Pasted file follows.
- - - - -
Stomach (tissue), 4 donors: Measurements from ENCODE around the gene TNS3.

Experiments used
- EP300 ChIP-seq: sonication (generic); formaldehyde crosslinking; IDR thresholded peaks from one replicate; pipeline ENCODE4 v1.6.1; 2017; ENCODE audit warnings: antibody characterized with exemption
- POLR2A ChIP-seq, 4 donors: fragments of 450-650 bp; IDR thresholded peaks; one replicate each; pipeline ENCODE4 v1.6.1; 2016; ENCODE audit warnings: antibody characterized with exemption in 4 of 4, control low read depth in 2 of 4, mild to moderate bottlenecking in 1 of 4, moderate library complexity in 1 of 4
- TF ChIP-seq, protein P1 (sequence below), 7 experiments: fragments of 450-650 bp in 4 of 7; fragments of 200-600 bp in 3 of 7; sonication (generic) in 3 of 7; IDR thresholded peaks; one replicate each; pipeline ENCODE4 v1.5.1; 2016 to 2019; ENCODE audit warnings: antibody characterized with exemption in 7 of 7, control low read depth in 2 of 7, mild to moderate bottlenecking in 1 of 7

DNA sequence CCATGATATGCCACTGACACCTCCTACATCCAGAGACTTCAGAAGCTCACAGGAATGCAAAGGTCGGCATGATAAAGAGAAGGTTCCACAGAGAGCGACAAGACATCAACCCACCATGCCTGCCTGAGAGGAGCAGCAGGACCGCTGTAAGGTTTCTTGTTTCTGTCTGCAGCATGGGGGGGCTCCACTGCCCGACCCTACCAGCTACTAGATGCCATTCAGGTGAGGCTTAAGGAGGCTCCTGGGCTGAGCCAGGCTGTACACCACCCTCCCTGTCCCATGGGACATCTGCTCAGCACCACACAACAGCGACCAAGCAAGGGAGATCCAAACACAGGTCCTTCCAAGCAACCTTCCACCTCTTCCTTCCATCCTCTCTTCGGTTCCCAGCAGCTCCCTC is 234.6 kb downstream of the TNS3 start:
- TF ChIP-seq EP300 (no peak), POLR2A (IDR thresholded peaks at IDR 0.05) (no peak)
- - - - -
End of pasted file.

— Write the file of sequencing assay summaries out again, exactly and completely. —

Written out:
Stomach (tissue), 4 donors: Measurements from ENCODE around the gene TNS3.

Experiments used
- EP300 ChIP-seq: sonication (generic); formaldehyde crosslinking; IDR thresholded peaks from one replicate; pipeline ENCODE4 v1.6.1; 2017; ENCODE audit warnings: antibody characterized with exemption
- POLR2A ChIP-seq, 4 donors: fragments of 450-650 bp; IDR thresholded peaks; one replicate each; pipeline ENCODE4 v1.6.1; 2016; ENCODE audit warnings: antibody characterized with exemption in 4 of 4, control low read depth in 2 of 4, mild to moderate bottlenecking in 1 of 4, moderate library complexity in 1 of 4
- TF ChIP-seq, protein P1 (sequence below), 7 experiments: fragments of 450-650 bp in 4 of 7; fragments of 200-600 bp in 3 of 7; sonication (generic) in 3 of 7; IDR thresholded peaks; one replicate each; pipeline ENCODE4 v1.5.1; 2016 to 2019; ENCODE audit warnings: antibody characterized with exemption in 7 of 7, control low read depth in 2 of 7, mild to moderate bottlenecking in 1 of 7

DNA sequence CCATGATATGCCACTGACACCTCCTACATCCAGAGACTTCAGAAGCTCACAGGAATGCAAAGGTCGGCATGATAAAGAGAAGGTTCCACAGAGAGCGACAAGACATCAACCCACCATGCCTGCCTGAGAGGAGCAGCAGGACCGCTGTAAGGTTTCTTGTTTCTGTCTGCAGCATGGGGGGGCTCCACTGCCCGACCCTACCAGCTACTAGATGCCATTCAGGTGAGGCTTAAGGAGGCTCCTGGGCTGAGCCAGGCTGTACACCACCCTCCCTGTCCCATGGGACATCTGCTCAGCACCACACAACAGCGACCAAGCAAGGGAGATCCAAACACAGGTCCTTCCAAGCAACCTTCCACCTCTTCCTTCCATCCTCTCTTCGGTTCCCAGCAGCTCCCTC is 234.6 kb downstream of the TNS3 start:
- TF ChIP-seq EP300 (no peak), POLR2A (IDR thresholded peaks at IDR 0.05) (no peak)